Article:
Philadelphia To Require Students To Wear Uniforms
Philadelphia students will be all dressed up with a place to go beginning in the fall. Hoping to cut down on distractions and add a greater air of seriousness to city classrooms, the Philadelphia school system last week became the largest district in the country to require school uniforms.
In September, the city's 212,000 students will wear some sort of uniform, under a plan unanimously approved by the school board May 8. Chicago, New York, and other cities have joined a nationwide march toward uniforms, though most such policies leave the decision up to schools.
"We are under no illusions that it's a silver bullet that is going to make kids smarter," school board President Pedro A. Ramos said last week. "We do think it will improve school climate. It removes a lot of anxiety and stress from lives of our students and parents."
Many students in the City of Brotherly Love are less enthusiastic about the idea.
"In theory, it could make the learning environment better ... but there are so many minuses," said Adam Greenman, a senior at Central High School. "It takes away from creativity and makes everyone like robots."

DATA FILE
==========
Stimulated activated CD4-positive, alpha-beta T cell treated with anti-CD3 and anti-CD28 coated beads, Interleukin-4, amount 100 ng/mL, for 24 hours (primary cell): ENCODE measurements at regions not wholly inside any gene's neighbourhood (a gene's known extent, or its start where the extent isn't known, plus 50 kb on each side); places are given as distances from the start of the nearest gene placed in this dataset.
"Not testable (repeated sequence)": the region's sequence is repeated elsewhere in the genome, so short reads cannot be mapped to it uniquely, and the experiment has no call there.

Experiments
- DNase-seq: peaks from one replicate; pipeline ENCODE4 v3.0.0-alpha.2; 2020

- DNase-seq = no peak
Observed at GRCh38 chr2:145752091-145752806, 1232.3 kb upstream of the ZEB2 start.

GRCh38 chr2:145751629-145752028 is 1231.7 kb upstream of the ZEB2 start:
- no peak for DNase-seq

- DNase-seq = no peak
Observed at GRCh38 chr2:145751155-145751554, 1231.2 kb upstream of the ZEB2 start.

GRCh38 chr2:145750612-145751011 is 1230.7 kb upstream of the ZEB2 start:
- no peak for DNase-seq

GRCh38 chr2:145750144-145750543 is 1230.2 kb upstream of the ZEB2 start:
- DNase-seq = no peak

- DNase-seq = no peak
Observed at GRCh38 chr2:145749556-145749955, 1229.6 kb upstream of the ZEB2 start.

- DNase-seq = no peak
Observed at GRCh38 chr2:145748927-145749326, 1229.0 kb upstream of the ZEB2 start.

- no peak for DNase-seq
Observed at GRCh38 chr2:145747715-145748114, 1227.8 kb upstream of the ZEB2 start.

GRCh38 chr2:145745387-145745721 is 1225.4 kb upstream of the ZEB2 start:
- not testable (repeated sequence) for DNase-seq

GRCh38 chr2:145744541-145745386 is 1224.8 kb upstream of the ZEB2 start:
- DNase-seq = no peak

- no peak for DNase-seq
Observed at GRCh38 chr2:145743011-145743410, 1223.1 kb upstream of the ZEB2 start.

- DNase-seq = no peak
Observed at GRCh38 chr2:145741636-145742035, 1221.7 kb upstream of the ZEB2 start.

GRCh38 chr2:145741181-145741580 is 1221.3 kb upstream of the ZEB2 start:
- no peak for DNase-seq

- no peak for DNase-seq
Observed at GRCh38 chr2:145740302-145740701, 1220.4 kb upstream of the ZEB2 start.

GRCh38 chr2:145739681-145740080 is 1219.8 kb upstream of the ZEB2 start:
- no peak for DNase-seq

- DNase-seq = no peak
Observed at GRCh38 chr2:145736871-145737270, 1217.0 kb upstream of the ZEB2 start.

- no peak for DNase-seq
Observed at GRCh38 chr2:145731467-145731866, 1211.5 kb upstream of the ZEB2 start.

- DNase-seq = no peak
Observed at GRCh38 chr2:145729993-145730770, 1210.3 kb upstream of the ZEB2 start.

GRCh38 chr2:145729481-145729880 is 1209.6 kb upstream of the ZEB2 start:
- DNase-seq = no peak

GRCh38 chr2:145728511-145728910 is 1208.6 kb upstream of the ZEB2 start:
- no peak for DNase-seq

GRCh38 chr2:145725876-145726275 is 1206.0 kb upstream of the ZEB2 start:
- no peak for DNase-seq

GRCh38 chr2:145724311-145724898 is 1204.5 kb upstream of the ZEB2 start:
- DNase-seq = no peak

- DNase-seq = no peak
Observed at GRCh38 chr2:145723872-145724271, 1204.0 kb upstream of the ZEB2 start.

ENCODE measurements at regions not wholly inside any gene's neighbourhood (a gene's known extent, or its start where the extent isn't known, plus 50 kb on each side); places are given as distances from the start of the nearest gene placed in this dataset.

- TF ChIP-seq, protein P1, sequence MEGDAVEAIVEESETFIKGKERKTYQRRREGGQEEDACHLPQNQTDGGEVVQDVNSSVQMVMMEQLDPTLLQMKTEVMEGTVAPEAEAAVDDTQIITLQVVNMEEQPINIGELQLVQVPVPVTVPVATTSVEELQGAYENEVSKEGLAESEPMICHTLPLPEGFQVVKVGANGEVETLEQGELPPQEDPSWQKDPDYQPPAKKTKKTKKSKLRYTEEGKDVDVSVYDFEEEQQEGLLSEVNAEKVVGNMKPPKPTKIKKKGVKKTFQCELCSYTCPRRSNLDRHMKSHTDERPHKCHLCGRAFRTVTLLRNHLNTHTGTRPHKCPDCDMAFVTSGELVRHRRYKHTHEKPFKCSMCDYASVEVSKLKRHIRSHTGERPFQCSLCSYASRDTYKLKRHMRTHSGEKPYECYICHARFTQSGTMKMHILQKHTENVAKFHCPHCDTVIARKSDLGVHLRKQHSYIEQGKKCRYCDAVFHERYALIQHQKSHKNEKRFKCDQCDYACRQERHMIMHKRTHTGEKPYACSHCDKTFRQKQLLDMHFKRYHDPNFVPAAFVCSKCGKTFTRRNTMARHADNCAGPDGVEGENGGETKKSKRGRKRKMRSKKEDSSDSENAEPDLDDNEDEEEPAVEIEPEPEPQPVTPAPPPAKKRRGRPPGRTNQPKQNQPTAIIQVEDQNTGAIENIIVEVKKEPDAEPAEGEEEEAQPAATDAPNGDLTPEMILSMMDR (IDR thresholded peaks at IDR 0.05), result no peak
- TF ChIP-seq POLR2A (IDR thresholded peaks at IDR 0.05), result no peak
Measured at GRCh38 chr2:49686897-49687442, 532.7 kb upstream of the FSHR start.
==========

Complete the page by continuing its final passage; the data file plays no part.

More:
The school board will name a committee to spell out what will be considered acceptable uniforms. In its resolution last week, the board promised that the guidelines would "provide maximum flexibility for high school students." For example, older students might be able to wear different combinations or styles of clothing.
In addition, schools will be given until September 2001 before they or their students are punished for failing to comply with the new sartorial mandate.
The policy also prohibits schools from requiring parents to buy uniforms from one vendor or store, and stipulates that the clothes be inexpensive.
Though some form of uniform will be required, individual schools will be able to determine what that uniform is. Some might choose the traditional dark pants or skirts with white shirts, while other schools may adopt a more casual approach involving, for example, khaki trousers, sneakers, or blue shirts.
Nationwide, public schools and districts have increasingly seen uniforms as a relatively inexpensive and easy way to help curb disciplinary problems. Uniforms also address the concerns of parents who say they spend too much money keeping up with current styles, proponents of the policies say.
And there is some evidence that such policies help.
Since a 1994 mandate that its students wear uniforms, the Long Beach, Calif., system has seen decreases in absentee rates, suspensions, and campus assaults, according to district figures. ("Calif. District Points to Uniforms for Plunging Crime Rate," Jan. 21, 1998.)
Such evidence has fueled the drive for uniforms.
"Anecdotally, schools have been very pleased about the outcomes— better discipline, more attentiveness, and better self-esteem," said William Modzeleski, the director of the federal Safe and Drug-Free Schools and Communities program. "I envision this phenomenon will continue."
Vol. 19, Issue 36, Page 3